Plates XX, XXI] DESCRIPTIVE ACCOUNT OF PICTURES 33
AVALOKITESVARA WITH FLAME-WREATHED HALO
THE fine silk painting (Ch. xviii. 003) reproduced here on a scale of a little over two-thirds of the original is a work of considerable artistic merit and is without a pendant in the Collection. It shows a standing Avalokitesvara painted in a style which shows affinity to the ` Indian ' type of Bodhisattva figures previously mentioned but has marked peculiarities of its own. The picture is complete, but the bare upper part of the figure painted with dull red outlines and comparatively faint pink colouring has unfortunately much faded, while the more solid and brilliant colours of the dress and jewellery are well preserved and in consequence now absorb a disproportionate share of attention.
Avalokitesvara stands facing the spectator with his feet planted on the bright green centres of two open dark-pink lotuses. His face, turned slightly towards the right shoulder with eyes downcast, bears an expression of serious mildness, as if of comprehending pity. The hair about the forehead is shown in pale blue, the eyebrows light green. Eyelashes, pupils of eyes, and the dividing line of lips, being painted in black, stand out distinctly among the otherwise faded features. Both arms are raised at the elbow, the right holding the willow spray over the shoulder, while the left carries on the open palm a short flask of blue and pink. The dress consists mainly of brilliant scarlet sprinkled with small blue trefoils and tied at the waist with a narrow blue girdle. A green sash is also loosely knotted round the hips. A long narrow stole of dark pink lined with green winds round the body from the left shoulder and flutters about the arms. White draperies descend from behind the head and shoulders.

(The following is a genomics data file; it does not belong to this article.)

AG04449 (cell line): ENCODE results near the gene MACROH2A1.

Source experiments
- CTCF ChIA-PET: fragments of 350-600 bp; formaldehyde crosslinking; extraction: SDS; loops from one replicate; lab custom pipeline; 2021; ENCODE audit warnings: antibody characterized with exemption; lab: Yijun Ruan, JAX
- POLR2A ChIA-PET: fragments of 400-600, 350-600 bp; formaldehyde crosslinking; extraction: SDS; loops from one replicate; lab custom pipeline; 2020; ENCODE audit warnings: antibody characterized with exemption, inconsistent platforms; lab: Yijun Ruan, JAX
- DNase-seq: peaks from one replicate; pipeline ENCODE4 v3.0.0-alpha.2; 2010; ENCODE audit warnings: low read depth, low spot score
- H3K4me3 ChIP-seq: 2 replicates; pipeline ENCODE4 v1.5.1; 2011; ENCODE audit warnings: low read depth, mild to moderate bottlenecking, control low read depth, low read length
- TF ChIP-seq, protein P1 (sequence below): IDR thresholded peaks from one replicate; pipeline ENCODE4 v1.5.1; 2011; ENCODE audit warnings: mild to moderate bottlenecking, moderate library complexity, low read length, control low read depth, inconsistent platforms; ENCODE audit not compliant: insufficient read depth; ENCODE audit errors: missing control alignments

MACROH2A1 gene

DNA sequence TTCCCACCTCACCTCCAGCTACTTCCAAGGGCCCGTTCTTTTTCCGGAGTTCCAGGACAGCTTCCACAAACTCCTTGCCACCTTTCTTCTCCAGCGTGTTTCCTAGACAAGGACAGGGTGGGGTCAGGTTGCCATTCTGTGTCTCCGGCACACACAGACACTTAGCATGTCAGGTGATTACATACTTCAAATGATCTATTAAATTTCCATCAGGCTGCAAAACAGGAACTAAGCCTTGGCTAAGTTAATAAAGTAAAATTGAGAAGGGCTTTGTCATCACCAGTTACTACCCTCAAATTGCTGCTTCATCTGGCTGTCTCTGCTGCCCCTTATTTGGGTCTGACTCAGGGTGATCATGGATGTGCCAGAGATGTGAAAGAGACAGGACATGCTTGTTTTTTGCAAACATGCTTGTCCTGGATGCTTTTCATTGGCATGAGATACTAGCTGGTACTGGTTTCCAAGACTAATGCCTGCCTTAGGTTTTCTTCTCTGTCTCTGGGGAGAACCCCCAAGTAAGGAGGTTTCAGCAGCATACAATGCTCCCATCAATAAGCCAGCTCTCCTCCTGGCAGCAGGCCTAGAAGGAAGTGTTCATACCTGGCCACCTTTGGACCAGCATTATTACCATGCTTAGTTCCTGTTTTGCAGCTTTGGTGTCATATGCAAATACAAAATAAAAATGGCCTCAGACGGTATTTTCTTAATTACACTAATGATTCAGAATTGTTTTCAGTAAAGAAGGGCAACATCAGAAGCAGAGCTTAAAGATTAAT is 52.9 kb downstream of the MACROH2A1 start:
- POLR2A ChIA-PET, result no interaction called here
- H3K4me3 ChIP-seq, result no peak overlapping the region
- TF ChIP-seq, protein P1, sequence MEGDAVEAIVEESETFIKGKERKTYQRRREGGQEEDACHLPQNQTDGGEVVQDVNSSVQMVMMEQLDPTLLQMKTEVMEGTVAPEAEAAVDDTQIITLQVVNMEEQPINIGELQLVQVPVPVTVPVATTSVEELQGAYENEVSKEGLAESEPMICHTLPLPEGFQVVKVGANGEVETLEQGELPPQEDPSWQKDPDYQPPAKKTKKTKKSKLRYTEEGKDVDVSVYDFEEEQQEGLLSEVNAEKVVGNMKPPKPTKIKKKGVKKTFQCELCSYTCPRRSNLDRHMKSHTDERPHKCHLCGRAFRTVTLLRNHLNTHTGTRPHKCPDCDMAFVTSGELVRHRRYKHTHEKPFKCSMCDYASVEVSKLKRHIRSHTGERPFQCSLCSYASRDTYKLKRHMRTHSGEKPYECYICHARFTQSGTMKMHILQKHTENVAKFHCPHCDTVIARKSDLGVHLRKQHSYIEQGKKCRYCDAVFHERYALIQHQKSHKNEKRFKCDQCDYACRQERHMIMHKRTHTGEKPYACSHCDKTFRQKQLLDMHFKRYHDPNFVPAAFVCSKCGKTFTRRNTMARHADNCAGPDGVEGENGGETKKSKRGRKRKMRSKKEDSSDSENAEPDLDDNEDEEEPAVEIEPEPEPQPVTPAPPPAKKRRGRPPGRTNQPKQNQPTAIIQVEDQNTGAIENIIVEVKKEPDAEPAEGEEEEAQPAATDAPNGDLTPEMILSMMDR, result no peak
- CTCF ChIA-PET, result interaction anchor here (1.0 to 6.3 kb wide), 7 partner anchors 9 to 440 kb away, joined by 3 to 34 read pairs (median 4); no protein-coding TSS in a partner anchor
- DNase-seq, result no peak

The head-dress consists of a gilded circlet with a ball over the forehead supporting the Dhyâni-buddha's figure, and behind this of a tall cylindrical piece in dark pink and green surmounted by what may be meant for a topknot of hair but is now almost effaced. The rich jewellery is set with stones of bright scarlet, blue, and copper green, and hung with strings of pearls. A large greenish disc wreathed with scarlet flames forms a nimbus. Open lotus flowers are seen floating down in the air. The Chinese inscription in the left top corner describes the painting as the gift of a son in memory of his father, without recording the date of its dedication.
THE figure of Avalokitesvara which this Plate shows us on the scale of one-third of the original silk painting (Ch. liii. 005), well preserved except for the extreme top and bottom, shares with the Bodhisattvas of ` Indian ' style characteristic features of physical type, pose, and dress. But the air of grace and gentleness which the Chinese painter has here infused into the formality of their conventions invests the figure with a peculiar charm and raises it well above their average level as a work of art.
We see Avalokitesvara standing with the slender-waisted body inclined from the left shoulder and its weight thrown on the right hip in characteristic Indian pose. But the stiffness of this attitude, just as that of certain traditionally fixed details in the dress, is transformed by sweeping Chinese brush lines. The figure stands slightly to the left, with the eyes gazing down and the hands holding the usual attributes of the willow spray and the flask. The face is short and round, the mouth slightly larger than usual, with a tiny moustache and a tuft of beard indicated below by a small curl. The eyes are wide apart